LEGISLATIVE REPORT - October 11, 2019
After a drawn-out long session, it appears that the legislature is beginning to take steps towards adjournment. In a press conference last week, Senate Leader Phil Berger addressed the Senate’s plan for the remainder of session. Sen. Berger explained that we can expect to see numerous non-controversial mini budget provisions, such as funding for historic tax credits, DOT, Raise the Age implementation, Community Colleges, and rural broadband moving through the legislature now. Sen. Berger wishes to continue to work on a compromise with Senate Democrats to over-ride the Governor’s veto of the budget, but if he cannot work out a compromise or muster the votes to override the veto, he will continue to push single budget items through until no later than October 31st, at which point Sen. Berger plans to adjourn.
Sen. Berger believes the legislature is still far from expanding Medicaid, but he continued to express interest in holding a special session on health care access and coverage in order to have a thorough and thoughtful discussion on the matter and to also discuss alternative ways to improve our current health care system.
Sen. Berger also suggested that the Senate may return after the candidate filing period to consider the budget override if they haven’t already done so, in order for Senate Democrats to vote their conscience without fear of retaliation from their own party or the governor. Finally, Sen. Berger made it abundantly clear that the Senate override vote will not be a surprise like it was in the House. Senate rules requires 24 hours’ notice before voting on a veto override and Sen. Berger plans to adhere to that rule.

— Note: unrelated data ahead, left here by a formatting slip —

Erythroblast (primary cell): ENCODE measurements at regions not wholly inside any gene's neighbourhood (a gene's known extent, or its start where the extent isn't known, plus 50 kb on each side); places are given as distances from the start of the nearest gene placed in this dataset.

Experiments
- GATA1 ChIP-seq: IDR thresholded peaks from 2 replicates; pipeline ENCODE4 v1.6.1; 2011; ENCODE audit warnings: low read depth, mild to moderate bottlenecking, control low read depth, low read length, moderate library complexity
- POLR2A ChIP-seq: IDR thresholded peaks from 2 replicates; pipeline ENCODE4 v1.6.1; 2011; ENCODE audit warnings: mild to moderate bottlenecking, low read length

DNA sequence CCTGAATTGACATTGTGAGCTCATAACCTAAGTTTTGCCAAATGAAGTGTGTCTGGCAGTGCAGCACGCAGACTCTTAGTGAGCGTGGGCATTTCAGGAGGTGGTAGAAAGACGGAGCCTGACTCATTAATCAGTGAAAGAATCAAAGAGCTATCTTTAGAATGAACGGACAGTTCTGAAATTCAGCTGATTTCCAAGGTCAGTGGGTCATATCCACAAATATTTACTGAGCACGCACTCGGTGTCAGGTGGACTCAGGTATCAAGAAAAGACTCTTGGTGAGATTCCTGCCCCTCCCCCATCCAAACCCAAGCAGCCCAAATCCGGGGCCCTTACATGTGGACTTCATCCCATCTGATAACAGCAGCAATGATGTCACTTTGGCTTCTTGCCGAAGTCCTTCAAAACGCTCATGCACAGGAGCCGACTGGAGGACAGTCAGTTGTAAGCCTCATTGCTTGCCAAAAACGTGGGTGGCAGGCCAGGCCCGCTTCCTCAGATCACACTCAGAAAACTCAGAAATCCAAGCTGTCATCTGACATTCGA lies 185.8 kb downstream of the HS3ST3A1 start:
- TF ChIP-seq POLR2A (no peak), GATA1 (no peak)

Aside from mini budget bills, few other bills have been moving as of late. Among these bills are the controversial Duke bill and the Regulatory Reform bill. The Duke bill, which went to conference committee and returned with the study language removed (see below), was adopted by the Senate with a vote of 26-16. The conference report has yet to be heard on the House floor. In addition, the annual Regulatory Reform bill was passed by both chambers and then vetoed by the governor last month. The governor cited public health and safety concerns as cause for his veto, specifically with language regarding trash valet services and septic system permits.
On Wednesday, Speaker Moore announced that the House will not be holding any votes next week, and the Senate has followed suit. The next working session is expected the week of October 21st where we expect some additional mini-budgets and a wrap up of the session.
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